What many search advertisers are failing to consider is the impact all their other marketing spend has on their search spend. Back to my example: when you search for "DVD player" on Google, there's a reason why you're 100 times more likely to click on a link to Samsung rather than a link to Apex. For starters, you have heard of Samsung but you've probably never heard of Apex. Second, when you researched various DVD players over the prior few days, you read a lot of positive reviews about the Samsung product but saw next to nothing on the Apex product. Finally, Samsung has a high-tech, high-quality brand. Apex has a cheap, made in a low quality way kind of brand.
Today Bloomberg news reported that Brian McAndrews, an executive at Microsoft, predicts ad buyers will switch away from search advertising and towards display advertising. At face value, it looks like a desperate attempt from Microsoft, which is badly trailing Google in search, to pooh-pooh the segment where it is weak and try to persuade advertisers that banner ads are more important. It's definitely a convenient argument given Microsoft's massive quantity of unsold banner ad inventory and weak search market share.
However, there is an element of truth in the statement. Advertisers are failing to examine the impact their non-search advertising is having on search. They are attributing all of their advertising success to search simply because it is usually the last ad seen by a user before the purchase. Just because it's the last ad doesn't mean it's the only (or even most) important one.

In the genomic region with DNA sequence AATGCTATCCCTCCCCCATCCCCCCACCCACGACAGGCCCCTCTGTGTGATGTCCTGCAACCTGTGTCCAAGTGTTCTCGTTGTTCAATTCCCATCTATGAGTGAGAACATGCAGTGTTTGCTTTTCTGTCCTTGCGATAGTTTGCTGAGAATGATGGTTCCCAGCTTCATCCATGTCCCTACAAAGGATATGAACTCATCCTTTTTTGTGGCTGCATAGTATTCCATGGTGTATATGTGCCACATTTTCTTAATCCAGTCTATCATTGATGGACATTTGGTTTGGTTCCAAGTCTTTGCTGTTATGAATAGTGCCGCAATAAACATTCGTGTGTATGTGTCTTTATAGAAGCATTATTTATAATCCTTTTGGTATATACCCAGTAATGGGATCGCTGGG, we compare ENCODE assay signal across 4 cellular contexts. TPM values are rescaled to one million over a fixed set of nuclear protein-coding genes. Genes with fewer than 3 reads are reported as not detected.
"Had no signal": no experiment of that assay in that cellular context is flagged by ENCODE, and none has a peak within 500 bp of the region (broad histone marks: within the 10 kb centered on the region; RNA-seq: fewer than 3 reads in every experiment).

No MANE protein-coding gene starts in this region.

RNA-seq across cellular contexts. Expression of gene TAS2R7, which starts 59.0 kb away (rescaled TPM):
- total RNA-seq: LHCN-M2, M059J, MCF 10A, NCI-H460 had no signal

What advertisers need -- and what I would like to invest in -- is a company offering a web-based analytic product that helps bring banner ads, email marketing and search marketing all into a single dashboard/framework. It would allow an advertiser to measure the impact of increased banner advertising on the efficacy of its search marketing. In other words, the tool would allow advertisers to properly measure and allocate performance across ad media.
I have yet to come across such a product. Have you?
Thursday, May 10, 2007
I already knew about many of the links on Chris' new web page, but as expected there were a few gems that I hadn't yet discovered. I hope he keeps this up-to-date. Maybe it's time for someone launch a meta RSS feeder so I can get a feed of changes to other people's RSS readers.
Thursday, March 29, 2007
Click fraud takes place when someone clicks on a PPC ad with no real intent of actually following the link. The result, of course, is that an advertiser has to pay for a bogus click. Many advertisers are complaining about being charged for bogus clicks and are even demanding refunds. Somehow they managed to force Yahoo to settle a lawsuit for about $5 million and Google actually coughed up $90 million in a similar instance.